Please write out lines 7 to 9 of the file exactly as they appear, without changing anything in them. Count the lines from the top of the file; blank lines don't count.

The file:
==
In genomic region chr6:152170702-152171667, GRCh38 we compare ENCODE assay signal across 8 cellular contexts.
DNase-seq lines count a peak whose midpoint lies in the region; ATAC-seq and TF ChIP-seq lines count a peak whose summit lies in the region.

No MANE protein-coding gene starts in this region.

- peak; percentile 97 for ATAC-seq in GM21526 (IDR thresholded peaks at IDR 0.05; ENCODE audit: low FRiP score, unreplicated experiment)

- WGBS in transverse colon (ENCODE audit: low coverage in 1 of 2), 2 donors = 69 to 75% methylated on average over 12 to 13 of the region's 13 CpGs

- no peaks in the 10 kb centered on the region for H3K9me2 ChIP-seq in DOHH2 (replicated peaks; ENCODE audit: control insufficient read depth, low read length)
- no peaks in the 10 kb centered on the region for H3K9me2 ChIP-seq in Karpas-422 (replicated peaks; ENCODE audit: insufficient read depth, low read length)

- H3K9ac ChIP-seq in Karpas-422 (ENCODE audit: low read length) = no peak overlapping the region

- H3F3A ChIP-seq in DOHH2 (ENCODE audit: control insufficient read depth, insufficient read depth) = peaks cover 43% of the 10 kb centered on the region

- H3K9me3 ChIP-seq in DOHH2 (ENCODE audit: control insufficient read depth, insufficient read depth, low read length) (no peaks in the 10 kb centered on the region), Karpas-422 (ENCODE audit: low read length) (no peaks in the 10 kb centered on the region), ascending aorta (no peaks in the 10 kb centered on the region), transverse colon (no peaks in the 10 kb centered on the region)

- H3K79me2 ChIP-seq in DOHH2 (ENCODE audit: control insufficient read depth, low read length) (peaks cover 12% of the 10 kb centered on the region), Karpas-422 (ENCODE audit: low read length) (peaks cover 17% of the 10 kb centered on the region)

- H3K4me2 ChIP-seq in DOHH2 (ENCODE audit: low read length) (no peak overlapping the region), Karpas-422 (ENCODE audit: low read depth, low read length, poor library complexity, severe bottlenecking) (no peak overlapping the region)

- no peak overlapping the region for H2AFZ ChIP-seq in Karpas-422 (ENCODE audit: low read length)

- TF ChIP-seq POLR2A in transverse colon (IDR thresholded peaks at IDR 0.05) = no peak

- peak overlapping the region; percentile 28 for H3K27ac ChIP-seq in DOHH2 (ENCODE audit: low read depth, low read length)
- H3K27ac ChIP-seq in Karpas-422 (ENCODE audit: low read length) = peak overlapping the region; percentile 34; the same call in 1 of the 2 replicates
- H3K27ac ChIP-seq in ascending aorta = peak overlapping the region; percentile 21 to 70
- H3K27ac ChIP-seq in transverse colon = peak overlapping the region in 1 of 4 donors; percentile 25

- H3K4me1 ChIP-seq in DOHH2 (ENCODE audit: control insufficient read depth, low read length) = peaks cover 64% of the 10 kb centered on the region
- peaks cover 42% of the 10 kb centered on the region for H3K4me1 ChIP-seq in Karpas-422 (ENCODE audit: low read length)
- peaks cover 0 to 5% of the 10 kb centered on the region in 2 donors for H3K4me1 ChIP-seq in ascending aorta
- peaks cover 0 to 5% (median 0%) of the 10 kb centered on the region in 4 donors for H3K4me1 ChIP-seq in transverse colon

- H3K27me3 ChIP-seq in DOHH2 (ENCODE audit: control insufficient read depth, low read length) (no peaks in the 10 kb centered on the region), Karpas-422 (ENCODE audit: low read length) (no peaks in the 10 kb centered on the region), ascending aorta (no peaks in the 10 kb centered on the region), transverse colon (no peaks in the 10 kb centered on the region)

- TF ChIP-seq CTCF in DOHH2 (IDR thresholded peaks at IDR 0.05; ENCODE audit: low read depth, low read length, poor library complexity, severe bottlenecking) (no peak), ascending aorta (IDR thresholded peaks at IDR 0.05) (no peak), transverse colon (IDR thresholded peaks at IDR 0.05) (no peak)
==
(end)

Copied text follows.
- no peaks in the 10 kb centered on the region for H3K9me2 ChIP-seq in Karpas-422 (replicated peaks; ENCODE audit: insufficient read depth, low read length)

- H3K9ac ChIP-seq in Karpas-422 (ENCODE audit: low read length) = no peak overlapping the region

- H3F3A ChIP-seq in DOHH2 (ENCODE audit: control insufficient read depth, insufficient read depth) = peaks cover 43% of the 10 kb centered on the region